For decades Israeli elections have not been held on schedule. It's as if our politicians cannot wait four full years, and after a maximum of three they want a reshuffling of the cards, hoping to get a better hand in new elections.
As anticipated, Benjamin Netanyahu decided, last week to dissolve the Knesset and call for new elections. In fact, he couldn't do otherwise: his coalition included parties with contradictory agendas, agendas which had been put aside for awhile to taste the benefits of political power - and these benefits are quite juicy. What is in common between Yair Lapid of Yesh Atid and Naftali Bennett from the Jewish Home? The first represents the consumerism and western-oriented Tel Aviv, the second one the ideological settlers of the West Bank. The only thing they have in common is their hatred of Arabs… and the poor, but is this enough to run a state?
As for Netanyahu himself, he is under permanent contradictory pressures between the lunatic far-right of his own party and the US administration he has to please, or at least not distance too much.
Israel's economic situation, which was quite good, has been deteriorating over the past months and although it is still better than in Europe, signs of a recession are appearing. This means Netanyahu has less money for his constituencies.
Moreover, more and more European states are signaling that the political arrogance of the Israeli government is beginning to annoy them. While BDS is not yet adopted by any of them, some states and big European corporations are saying enough is enough. Recognition of the Palestinian state is one way to pass the message to Israeli leaders. Though is remains on the symbolic level, the message is heard loud and clear, especially by Israel's business community.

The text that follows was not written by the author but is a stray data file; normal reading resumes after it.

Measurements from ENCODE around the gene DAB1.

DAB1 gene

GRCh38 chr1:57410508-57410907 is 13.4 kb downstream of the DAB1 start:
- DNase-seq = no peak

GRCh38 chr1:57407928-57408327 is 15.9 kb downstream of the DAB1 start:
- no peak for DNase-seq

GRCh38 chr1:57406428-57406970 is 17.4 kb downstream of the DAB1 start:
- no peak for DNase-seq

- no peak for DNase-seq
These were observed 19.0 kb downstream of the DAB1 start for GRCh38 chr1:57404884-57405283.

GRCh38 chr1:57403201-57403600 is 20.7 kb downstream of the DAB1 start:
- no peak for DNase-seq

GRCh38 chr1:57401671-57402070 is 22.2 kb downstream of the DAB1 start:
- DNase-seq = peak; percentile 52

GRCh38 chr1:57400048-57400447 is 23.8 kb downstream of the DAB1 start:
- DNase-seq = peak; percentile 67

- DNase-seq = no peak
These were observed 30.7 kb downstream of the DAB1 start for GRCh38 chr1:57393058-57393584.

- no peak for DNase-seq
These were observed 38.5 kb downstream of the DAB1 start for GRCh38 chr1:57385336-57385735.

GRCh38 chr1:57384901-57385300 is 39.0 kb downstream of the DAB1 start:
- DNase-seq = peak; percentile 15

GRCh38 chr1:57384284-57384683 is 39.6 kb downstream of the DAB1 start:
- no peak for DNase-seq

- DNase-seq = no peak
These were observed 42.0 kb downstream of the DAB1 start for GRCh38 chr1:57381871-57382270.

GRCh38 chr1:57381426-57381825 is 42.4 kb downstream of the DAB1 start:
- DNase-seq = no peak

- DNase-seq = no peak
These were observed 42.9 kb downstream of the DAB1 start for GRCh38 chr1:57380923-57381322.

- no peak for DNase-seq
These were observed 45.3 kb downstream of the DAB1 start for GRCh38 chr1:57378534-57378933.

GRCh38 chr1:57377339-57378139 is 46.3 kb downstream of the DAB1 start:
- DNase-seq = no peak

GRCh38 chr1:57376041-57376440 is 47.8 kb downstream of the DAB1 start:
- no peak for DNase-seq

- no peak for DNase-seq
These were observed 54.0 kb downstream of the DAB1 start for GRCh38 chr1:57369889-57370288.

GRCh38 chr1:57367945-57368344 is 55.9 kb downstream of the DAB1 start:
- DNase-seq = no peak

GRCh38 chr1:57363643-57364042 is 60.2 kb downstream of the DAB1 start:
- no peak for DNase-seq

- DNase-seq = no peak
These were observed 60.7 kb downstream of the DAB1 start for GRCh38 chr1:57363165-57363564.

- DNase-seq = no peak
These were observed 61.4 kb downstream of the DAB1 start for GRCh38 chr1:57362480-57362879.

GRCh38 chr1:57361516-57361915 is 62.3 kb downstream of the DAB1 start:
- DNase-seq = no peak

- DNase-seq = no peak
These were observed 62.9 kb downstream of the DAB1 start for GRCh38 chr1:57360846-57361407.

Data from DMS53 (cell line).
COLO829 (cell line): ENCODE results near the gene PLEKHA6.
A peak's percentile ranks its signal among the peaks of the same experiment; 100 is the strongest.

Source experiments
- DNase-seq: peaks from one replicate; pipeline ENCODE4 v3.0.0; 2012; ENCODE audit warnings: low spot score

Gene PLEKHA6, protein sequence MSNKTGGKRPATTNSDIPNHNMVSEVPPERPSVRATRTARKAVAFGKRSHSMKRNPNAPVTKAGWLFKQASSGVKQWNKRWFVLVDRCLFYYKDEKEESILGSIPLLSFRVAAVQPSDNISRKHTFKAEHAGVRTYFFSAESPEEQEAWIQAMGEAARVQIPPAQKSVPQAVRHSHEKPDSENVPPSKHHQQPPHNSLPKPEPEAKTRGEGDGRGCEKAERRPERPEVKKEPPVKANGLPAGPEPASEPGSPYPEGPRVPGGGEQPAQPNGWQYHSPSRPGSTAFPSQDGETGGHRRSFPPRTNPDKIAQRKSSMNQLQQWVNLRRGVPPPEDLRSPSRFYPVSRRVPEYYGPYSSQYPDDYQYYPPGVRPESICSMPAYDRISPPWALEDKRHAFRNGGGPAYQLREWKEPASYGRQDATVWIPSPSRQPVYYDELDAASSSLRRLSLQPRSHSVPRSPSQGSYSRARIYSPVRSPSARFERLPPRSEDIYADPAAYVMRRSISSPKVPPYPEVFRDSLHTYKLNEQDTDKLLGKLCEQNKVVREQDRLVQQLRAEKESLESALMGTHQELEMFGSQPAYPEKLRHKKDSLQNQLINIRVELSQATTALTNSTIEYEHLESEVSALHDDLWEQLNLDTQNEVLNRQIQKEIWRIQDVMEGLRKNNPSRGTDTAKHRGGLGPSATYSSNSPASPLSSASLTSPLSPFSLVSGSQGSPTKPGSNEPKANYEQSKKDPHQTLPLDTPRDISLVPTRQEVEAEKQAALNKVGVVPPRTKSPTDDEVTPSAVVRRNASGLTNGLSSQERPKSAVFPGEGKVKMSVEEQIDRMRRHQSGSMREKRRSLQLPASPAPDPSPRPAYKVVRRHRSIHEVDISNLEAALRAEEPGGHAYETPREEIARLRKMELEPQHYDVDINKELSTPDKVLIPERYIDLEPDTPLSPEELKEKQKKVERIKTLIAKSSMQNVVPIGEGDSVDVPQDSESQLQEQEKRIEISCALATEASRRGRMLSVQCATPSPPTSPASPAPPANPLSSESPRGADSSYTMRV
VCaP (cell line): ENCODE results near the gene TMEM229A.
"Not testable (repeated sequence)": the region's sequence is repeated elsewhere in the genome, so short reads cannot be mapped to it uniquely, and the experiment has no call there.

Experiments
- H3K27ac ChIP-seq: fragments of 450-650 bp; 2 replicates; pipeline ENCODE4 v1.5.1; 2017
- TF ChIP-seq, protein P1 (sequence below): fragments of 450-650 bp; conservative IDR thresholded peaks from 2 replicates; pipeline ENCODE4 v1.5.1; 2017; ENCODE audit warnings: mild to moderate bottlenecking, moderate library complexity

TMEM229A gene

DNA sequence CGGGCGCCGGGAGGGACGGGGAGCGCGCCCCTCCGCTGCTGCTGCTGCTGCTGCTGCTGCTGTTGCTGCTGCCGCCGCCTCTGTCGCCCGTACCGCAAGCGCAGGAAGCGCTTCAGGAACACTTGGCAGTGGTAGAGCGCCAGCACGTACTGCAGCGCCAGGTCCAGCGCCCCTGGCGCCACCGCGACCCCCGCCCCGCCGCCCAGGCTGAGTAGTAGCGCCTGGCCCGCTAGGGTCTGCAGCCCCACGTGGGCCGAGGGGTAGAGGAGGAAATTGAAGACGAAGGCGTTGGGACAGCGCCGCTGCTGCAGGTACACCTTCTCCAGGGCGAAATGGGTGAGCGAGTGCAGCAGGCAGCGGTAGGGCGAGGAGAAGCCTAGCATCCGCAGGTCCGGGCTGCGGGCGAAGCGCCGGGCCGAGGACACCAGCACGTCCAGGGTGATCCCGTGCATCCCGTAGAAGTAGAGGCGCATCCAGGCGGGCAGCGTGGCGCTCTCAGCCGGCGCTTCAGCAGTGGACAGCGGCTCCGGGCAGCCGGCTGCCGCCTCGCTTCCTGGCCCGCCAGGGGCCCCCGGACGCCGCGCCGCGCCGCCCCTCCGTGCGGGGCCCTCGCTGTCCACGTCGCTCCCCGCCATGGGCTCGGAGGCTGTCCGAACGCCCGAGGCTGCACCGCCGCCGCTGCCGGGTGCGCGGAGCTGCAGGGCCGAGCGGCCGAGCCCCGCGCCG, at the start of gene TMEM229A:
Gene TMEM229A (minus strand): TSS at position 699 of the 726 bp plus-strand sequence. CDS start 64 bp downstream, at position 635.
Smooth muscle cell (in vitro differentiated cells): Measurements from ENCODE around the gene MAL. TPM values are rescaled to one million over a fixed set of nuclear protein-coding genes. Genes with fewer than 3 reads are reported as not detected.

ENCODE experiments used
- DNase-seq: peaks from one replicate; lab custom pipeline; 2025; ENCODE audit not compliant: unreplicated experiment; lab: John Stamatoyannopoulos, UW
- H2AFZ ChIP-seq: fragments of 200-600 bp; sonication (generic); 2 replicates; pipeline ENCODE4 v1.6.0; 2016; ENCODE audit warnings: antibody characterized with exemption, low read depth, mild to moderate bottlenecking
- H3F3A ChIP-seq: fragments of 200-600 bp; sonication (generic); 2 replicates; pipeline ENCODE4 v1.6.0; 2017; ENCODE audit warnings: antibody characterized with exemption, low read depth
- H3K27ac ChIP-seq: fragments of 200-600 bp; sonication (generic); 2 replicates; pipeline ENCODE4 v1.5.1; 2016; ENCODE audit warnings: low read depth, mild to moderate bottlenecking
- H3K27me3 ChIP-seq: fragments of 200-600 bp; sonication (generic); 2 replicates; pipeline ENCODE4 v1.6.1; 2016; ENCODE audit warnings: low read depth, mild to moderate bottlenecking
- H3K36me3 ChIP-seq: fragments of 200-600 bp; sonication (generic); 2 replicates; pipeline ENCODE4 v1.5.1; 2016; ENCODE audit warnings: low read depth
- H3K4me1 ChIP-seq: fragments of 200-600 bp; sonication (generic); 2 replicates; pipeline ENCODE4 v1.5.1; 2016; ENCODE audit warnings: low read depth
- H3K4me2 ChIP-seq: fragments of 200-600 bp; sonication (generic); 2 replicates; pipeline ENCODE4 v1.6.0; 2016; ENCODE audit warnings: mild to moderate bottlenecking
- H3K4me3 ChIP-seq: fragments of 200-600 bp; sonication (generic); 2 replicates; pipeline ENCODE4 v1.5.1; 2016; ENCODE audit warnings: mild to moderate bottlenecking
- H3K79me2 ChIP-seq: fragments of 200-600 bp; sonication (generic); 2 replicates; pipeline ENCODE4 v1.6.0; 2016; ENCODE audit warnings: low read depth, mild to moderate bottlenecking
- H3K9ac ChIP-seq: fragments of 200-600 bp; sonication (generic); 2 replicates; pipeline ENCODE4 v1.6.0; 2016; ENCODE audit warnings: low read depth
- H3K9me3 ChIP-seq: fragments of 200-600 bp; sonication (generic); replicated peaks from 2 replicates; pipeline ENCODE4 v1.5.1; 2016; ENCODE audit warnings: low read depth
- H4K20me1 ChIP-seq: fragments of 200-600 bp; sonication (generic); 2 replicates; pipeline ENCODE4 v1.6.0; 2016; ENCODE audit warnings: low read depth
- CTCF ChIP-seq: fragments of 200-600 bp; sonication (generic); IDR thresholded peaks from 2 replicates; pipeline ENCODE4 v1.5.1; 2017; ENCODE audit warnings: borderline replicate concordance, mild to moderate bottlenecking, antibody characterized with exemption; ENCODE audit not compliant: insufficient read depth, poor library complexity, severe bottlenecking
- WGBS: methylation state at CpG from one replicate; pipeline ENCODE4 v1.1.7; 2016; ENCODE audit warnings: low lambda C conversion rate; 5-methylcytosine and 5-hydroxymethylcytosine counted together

It appears, however, that the reaction of Netanyahu is to intensify his policies, seemingly hoping that his friends from the lunatic Republican right-wing will soon return to power in Washington and, perhaps, restart the global preemptive war of George W Bush. In the meantime, the Israeli neo-cons are changing the nature of the Israeli regime, from colonial-liberal to colonial-fascist: new laws against the Palestinian minority, new regulations against civil liberties, new constitutional changes – in particular concerning the independence of the judiciary.
This past government was undoubtedly the worst ever in Israel's short history, especially as it lost more and more friends and trust from the western countries: even Golda Meir appears a rational leader compared to the present leadership.
One may expect that the fall of Israel's government is not only putting an end to a true political nightmare, but may pave the way to a better situation. "It cannot be worse" is a common saying of late.
Indeed? The non-existence of a credible center-left alternative, the expected fiasco of Yair Lapid, the refusal of the left to make a political front with the Arab parties – all these together oblige us to accept the possibility that after "worse" we may got "more worse". The three far right parties which are ruling may well receive a strengthened mandate in the coming elections, and will interpret this mandate as a green light to go ahead in their suicidal anti-democratic policies, as well as in their drive for a new war in the region. The adventurist manner in which they have handled the provocations in the al Aqsa mosque compound indicates just how far they are ready to go.
Michel Warschawski (Mikado) is an Israeli anti-Zionist activist. He led the Marxist Revolutionary Communist League until its demise in the 1990s, and co-founded the Alternative Information Center.